A week is a long time in American politics, and the last week has seen the standing of the Clinton family plummet as even some of the former President's aides have expressed disgust at the manner of his departure from power.
Aides are reported to be 'livid' that the final curtain on the Clinton epoch was hallmarked not by an epic moment but by the kind of sleaze that marked the flip-side of the Presidency.
Hillary Clinton - now a Senator in New York - was reported to have gone to ground after Congress launched an investigation into last-minute White House pardons to her political donors and supporters.
The former President was also stewing in criticism of his undignified exit after his staff adopted a scorched earth policy leaving the White House.
Apart from President Bush and his supporters, few people were left unimpressed by Bill Clinton's defiant and cheeky departure from Washington last inaugural Saturday, and his speech in which he left the capital in a flagrant breach of protocol promising: 'I'm still around; I ain't going nowhere.'
One aide told yesterday's edition of the Washington Post that they were 'livid' at the way the exit was conducted. The first controversies broke over the pardons list of which, it emerges, even former Chief of Staff John Podesta was unaware.
The initial storm focused on Marc Rich, a fugitive financier who has been hiding in Switzerland since hitting the FBI's wanted list 17 years ago. He has 50 felony counts on his head, including a tax evasion worth $48 million and a charge of 'trading with the enemy' - Iran, during the hostage crisis.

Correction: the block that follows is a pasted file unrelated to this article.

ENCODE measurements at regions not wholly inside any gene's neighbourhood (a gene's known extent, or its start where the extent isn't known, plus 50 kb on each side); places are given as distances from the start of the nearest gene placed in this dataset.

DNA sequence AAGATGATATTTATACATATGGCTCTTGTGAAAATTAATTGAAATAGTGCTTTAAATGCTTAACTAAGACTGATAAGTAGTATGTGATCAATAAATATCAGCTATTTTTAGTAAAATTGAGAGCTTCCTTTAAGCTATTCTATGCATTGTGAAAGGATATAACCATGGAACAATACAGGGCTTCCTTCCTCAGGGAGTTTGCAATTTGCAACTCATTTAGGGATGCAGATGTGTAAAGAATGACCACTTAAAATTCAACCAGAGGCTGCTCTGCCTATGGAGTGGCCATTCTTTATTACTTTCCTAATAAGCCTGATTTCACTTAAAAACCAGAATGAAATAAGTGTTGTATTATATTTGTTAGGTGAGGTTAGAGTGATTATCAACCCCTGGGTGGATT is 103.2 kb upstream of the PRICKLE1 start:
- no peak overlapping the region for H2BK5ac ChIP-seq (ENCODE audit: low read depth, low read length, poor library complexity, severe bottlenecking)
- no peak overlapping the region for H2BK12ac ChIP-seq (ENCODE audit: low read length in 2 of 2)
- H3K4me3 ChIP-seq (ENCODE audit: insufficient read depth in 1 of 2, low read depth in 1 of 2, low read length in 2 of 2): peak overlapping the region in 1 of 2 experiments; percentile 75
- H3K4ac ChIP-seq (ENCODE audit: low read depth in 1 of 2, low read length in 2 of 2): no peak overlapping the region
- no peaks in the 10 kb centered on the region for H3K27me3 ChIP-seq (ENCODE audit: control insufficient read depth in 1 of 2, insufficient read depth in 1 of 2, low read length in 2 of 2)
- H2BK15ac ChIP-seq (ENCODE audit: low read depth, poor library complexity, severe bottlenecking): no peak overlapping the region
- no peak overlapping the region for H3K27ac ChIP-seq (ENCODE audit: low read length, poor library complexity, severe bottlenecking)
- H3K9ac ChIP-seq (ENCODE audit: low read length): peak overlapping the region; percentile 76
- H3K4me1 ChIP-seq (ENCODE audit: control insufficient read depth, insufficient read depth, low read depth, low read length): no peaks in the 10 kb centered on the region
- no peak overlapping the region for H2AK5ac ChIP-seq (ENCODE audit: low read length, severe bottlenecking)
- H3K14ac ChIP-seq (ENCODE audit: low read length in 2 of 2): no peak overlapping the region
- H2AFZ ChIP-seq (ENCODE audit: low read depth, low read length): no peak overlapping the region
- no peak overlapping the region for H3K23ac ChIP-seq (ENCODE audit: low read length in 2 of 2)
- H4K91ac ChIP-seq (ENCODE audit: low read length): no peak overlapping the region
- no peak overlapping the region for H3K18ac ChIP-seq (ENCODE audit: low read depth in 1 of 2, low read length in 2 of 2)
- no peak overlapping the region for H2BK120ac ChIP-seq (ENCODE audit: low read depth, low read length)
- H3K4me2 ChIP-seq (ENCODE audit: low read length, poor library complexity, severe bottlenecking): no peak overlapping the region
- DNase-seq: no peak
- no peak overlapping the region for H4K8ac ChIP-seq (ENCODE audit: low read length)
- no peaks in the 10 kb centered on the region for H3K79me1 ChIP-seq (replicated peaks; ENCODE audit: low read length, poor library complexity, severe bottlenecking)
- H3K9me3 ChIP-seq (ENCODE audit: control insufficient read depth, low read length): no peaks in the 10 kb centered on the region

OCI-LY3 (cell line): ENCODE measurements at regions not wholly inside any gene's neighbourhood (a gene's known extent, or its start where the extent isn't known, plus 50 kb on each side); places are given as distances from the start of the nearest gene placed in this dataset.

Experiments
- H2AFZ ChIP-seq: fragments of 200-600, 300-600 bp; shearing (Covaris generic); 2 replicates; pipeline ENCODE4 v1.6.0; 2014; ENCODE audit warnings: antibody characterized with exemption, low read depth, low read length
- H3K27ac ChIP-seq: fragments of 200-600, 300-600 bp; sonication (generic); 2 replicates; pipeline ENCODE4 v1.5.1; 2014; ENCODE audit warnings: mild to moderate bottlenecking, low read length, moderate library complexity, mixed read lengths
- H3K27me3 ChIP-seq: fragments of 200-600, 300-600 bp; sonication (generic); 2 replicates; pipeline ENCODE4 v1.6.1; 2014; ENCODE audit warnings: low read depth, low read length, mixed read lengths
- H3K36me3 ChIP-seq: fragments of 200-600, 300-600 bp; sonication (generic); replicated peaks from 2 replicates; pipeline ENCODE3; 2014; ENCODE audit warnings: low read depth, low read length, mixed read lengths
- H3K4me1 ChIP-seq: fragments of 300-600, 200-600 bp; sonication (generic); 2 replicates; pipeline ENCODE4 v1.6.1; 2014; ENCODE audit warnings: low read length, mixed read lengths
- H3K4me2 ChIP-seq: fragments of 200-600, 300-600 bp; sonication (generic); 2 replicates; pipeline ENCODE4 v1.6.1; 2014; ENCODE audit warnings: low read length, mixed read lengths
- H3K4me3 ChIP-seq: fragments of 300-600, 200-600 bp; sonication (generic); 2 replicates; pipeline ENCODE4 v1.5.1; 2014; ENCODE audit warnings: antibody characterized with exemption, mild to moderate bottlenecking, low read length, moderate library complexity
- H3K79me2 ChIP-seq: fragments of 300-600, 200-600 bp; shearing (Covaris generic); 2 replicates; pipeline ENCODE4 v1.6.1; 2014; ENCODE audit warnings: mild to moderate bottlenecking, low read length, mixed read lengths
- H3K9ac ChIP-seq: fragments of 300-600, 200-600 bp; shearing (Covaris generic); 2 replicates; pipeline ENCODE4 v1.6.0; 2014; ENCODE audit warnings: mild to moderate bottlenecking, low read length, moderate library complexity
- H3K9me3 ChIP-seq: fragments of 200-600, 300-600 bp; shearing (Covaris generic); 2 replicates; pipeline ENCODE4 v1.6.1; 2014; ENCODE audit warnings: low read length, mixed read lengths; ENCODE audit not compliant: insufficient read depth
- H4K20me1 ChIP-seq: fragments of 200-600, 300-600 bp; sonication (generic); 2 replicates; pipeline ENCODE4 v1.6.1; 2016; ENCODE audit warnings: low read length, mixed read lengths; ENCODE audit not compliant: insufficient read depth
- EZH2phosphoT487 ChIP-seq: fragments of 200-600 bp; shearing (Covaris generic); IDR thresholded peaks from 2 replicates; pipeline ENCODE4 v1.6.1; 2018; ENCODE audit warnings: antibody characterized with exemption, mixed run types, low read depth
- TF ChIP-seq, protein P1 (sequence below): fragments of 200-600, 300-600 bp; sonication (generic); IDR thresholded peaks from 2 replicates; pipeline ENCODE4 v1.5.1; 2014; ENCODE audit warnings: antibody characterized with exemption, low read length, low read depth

Rich's wife, Denise, is a New York socialite and songwriter who has helped to raise more than $600,000 for the Clintons, and was a prominent donor to Hillary Clinton's senatorial campaign.
In the wake of the sudden pardon of her husband last Saturday, she said the break had come as a surprise. Then she changed her mind, and admitted that she had pleaded for his deliverance, and written a letter to the President.
The Clintons' embarrassment was compounded later in the week when Rudy Giuliani - mayor of New York and Hillary's one-time rival for the Senate seat - said that Rich had been 'willing to pay any amount of money' to him and the Justice Department to drop charges. Rich, said Giuliani, offered to donate 'an enormous amount of money' to his Board of Education. The mayor refused the offer.
A second scandal broke over four Hasidic Jews from the New Square district of New York, convicted of embezzling millions of federal dollars for a non-existent religious school.
Leaders of the community approached Mayor Giuliani on behalf of the quartet, while he was running for Senate, to try to canvas his sympathy and asking him to write a letter to the New York Attorney General Mary Jo White, once an employee of Giuliani's.
The approach was accompanied by an offer to host 'a big event' for the mayor. The mayor refused to meet them.
Weeks later, it emerged, the same community leaders made a similar approach to Hillary Clinton. Whatever the outcome, Clinton was given a heroine's welcome when she visited New Square on a campaign stop, and some 99 per cent of the vote turned out for the First Lady on election day; Mayor Giuliani has called for an investigation.
The vote was followed up by a meeting between Rock Square's Rabbi David Twersky and the President at the White House last 22 December, at which - the New York Post newspaper was told - the topic of clemency for the men was raised.
The scorched earth approach taken by departing Democrat officials as they left office last weekend has been seen as funny or pathetic, according to political opinions. George Bush's spokesman Ari Fleischer has been listing examples of pranks and minor vandalism, although he yesterday backed off a statement that an official 'cataloguing' was in process.
While Republican sources spoke of a systematic trashing of offices, President Bush said he was not himself concerned about 'a prank or two'.
Bush's chief of staff Andrew Card's office said that a photocopier cord and phone line had been cut, along with other 'isolated incidents', which reportedly included pornographic pictures left in photocopiers.
Meanwhile, however, it became clear that Al Gore seemed to have won the Presidential election. A review of spoiled 'overvotes' in Florida published yesterday by the Washington Post showed that the majority of confused or spoiled votes went to Gore.
© Guardian Newspapers Limited 2001